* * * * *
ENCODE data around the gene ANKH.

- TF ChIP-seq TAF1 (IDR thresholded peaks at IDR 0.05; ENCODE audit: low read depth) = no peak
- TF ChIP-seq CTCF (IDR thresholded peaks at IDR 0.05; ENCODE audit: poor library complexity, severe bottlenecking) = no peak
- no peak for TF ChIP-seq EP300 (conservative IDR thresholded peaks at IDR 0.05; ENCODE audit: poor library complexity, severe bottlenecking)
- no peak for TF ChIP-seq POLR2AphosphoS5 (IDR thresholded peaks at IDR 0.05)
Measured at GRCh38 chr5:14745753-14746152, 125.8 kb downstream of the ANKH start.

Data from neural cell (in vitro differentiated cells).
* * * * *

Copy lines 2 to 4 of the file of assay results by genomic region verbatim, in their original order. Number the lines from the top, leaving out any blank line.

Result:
- TF ChIP-seq TAF1 (IDR thresholded peaks at IDR 0.05; ENCODE audit: low read depth) = no peak
- TF ChIP-seq CTCF (IDR thresholded peaks at IDR 0.05; ENCODE audit: poor library complexity, severe bottlenecking) = no peak
- no peak for TF ChIP-seq EP300 (conservative IDR thresholded peaks at IDR 0.05; ENCODE audit: poor library complexity, severe bottlenecking)